Actress Halle Berry shared rare pictures of her daughter Nahla to celebrate her 15th birthday on Instagram. Berry is notorious for keeping her children’s faces private online.
On March 16, the “Bruised” star posted a few throwback pictures of Nahla as well as an up-to-date picture of her daughter wearing a hat tilted over her face.
Berry captioned the post, “One of the greatest gifts the universe has given me is my daughter, Nahla. She is the sun that never fades and the moon that never wanes! Please join me in wishing her a happy 15th Birthday today! I love you sweet angel.”
Fans reacted to the post and noted how fierce the Hollywood star is about protecting her children from the public.
“She kept this child out of the way! 15 already.”
“She keeps her kids so private! Love that for her.”
Many were surprised and shocked that Berry’s daughter was already a teenager.
“15 already??? Omg. Happiest of birthday dear Nahla!!” ‘
“Nahla is 15!!! I remember when you were pregnant with her! Happy birthday Nahla!”
Berry shares Nahla with her ex, model Gabriel Aubry. She gave birth in 2008, and six years later, she welcomed her now 9-year-old son, Maceo, with her ex, actor Olivier Martinez.
During an appearance on the “Today” show in 2019, the Oscar-winning actress revealed that she does not post pictures of her children’s faces on social media to protect their privacy.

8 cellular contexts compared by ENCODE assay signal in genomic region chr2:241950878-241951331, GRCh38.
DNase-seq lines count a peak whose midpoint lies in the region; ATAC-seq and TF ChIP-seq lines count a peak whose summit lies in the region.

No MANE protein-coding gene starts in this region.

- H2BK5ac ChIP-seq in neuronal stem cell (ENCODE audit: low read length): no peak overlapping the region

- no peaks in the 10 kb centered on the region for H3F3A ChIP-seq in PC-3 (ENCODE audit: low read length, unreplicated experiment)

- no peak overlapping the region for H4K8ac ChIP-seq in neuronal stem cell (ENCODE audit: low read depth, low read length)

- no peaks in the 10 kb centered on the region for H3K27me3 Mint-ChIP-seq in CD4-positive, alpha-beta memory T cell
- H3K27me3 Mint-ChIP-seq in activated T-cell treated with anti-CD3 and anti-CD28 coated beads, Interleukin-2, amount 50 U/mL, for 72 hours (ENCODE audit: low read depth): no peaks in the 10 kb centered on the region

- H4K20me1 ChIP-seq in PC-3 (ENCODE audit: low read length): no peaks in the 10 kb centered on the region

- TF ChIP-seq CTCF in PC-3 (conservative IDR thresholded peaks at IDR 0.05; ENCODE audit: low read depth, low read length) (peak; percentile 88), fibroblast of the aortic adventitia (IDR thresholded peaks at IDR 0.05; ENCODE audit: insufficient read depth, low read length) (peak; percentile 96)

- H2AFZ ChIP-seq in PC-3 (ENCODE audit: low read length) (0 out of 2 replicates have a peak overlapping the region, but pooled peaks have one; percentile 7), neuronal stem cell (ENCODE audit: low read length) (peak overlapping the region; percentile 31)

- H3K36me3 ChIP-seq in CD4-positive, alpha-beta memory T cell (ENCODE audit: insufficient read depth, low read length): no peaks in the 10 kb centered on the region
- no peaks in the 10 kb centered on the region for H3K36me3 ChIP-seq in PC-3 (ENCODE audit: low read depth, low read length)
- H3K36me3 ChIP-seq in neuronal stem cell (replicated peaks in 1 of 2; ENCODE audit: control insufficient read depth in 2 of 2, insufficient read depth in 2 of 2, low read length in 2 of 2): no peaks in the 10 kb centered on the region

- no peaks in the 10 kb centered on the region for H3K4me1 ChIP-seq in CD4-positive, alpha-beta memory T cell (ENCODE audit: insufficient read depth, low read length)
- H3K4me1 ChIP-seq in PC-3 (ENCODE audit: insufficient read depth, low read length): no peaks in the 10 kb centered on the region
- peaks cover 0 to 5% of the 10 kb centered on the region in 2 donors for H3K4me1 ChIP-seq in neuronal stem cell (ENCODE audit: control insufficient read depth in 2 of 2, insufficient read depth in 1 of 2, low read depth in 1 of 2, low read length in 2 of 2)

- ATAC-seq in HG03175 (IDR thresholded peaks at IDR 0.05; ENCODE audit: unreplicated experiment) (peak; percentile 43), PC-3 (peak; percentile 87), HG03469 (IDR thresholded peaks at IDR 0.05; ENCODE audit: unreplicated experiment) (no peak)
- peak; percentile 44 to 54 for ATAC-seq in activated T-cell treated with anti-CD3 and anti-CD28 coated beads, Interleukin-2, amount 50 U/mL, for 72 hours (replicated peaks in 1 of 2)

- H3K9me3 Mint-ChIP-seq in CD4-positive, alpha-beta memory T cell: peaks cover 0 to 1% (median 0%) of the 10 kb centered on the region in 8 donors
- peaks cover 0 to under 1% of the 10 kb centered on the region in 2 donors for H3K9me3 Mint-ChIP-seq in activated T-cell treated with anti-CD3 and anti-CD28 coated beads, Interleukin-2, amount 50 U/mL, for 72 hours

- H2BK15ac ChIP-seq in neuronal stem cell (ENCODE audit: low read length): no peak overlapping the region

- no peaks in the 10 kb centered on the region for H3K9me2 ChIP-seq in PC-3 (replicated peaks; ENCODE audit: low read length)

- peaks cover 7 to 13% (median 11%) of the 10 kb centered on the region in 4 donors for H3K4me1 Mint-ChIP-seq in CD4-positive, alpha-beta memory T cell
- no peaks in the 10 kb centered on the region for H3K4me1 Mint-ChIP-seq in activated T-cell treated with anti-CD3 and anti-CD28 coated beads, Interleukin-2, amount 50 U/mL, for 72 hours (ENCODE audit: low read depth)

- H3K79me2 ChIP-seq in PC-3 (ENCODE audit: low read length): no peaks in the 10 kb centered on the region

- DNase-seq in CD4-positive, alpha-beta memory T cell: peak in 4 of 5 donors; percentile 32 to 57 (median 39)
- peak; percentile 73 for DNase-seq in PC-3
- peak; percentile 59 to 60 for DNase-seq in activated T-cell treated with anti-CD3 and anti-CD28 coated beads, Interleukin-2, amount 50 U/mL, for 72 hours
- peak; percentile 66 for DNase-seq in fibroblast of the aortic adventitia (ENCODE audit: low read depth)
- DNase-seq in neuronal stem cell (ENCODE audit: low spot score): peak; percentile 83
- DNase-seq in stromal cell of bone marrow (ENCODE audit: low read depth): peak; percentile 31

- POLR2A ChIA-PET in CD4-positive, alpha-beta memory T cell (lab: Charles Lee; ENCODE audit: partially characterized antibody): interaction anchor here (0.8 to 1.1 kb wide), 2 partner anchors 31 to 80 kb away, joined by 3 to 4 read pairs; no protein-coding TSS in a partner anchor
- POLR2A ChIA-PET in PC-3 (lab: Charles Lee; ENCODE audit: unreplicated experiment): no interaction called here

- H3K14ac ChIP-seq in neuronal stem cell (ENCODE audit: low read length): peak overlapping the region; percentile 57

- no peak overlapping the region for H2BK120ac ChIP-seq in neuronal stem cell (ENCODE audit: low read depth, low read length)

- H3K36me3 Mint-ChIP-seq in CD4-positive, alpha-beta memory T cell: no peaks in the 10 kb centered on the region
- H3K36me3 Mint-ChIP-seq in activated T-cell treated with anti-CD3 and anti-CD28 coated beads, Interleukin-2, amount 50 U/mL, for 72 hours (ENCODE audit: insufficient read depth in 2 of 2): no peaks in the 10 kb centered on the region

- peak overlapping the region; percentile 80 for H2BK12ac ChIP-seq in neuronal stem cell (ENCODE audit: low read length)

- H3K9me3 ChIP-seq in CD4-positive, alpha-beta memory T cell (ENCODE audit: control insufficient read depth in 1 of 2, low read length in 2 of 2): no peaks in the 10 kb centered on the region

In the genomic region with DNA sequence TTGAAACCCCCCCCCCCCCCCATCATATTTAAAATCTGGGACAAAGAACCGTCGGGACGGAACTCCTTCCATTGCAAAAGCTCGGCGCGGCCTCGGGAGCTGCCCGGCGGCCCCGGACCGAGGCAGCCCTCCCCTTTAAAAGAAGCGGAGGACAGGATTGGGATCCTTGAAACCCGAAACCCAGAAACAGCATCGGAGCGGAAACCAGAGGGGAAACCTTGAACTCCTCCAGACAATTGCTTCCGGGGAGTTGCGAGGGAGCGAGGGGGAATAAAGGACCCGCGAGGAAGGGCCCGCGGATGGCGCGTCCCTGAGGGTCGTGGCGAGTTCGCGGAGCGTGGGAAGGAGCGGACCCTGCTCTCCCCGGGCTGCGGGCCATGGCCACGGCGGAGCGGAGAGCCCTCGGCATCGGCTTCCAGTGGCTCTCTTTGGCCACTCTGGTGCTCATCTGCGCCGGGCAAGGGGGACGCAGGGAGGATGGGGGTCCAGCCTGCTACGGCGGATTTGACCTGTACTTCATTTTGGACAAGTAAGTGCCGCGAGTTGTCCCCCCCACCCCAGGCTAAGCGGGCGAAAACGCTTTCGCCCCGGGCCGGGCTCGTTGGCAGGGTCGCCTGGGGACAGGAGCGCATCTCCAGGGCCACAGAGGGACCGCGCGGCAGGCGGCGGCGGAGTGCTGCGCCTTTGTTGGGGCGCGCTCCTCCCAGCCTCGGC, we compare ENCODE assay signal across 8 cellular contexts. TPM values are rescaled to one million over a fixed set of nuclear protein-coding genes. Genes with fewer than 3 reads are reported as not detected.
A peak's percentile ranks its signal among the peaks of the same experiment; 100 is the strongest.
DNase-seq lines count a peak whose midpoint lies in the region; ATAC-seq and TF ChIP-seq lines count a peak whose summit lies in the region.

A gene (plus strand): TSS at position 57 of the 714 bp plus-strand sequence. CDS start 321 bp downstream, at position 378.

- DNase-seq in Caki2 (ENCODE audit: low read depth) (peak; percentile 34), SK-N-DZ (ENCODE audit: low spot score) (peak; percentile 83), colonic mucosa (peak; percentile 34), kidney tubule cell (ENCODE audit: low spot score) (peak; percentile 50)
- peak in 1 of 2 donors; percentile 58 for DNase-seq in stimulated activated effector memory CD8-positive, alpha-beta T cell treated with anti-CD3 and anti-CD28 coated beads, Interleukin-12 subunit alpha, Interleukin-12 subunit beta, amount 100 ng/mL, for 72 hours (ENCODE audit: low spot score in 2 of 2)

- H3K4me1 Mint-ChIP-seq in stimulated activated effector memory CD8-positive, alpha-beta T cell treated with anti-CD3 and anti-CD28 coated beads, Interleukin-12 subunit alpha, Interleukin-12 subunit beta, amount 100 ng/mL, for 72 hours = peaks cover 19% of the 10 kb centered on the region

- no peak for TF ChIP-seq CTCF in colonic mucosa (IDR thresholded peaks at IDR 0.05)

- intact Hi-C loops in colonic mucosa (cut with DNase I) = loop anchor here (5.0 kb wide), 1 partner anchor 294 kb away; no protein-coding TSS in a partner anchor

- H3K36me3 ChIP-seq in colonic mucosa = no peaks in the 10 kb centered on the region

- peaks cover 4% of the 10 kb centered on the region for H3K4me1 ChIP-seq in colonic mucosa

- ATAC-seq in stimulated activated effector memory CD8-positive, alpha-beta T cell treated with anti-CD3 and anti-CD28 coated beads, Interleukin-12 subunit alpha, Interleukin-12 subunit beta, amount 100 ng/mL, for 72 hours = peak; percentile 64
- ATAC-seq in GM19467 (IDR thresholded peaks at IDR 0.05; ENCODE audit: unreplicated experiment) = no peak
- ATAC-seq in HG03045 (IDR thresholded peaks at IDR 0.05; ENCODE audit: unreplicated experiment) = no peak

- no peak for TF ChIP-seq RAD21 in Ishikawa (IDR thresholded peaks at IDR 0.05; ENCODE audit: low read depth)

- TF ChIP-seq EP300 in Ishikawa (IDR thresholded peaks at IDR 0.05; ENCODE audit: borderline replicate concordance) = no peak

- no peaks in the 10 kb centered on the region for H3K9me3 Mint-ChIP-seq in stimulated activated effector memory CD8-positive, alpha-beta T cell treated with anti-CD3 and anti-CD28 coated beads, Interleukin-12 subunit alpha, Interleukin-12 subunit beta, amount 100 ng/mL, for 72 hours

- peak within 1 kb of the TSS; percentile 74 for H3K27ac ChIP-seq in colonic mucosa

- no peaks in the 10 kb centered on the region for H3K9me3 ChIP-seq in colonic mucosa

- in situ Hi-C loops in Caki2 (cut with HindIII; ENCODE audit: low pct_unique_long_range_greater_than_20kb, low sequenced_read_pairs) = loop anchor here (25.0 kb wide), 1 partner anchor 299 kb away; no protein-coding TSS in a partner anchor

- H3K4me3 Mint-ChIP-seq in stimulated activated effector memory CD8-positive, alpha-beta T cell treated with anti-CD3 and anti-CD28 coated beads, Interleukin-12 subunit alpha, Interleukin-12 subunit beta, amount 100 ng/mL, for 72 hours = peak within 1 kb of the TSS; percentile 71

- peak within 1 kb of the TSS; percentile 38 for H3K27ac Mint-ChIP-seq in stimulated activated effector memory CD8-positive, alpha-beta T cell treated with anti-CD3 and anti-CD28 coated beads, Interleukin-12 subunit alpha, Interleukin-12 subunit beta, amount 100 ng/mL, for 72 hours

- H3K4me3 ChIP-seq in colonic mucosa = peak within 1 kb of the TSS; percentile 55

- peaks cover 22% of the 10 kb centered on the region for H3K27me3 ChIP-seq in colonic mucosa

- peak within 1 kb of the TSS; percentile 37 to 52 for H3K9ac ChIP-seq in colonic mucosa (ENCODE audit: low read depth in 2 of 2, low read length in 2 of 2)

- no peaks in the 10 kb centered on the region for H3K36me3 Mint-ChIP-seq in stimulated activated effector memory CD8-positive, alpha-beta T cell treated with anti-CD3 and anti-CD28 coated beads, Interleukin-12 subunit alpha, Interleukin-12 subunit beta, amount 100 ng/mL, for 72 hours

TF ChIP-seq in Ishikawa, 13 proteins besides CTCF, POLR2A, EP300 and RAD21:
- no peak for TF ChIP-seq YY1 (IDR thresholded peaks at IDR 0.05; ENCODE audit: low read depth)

“I’ve fought really hard to protect their privacy, you know, and I just want them to have their life and have it be theirs, and not — and also, it’s a safety issue. I just don’t want to plaster them all over the internet,” Berry said.
“That doesn’t feel right for me, you know. And they are going to do that soon enough. That’s going to be their life when they grow up, and they will choose when that starts.”
The 56-year-old entertainer was one of several celebrities that testified to support legislation that sought to change the legal definition of harassment to include any conduct that “alarms, annoys, torments or terrorizes” a child or “following the child’s activities or lying in wait” because of a parent’s line of work by photographing them without permission.
Berry, who was pregnant with her son at the time, testified that Nahla was traumatized by photographers and that she needed to “protect her children and protect their rights.”
“They are allowed to be so close to her that they can shout obscenities to me and ask her questions that are inappropriate for a 5-year-old to have to answer,” she added.
The paparazzi bill was passed and signed into law in 2013.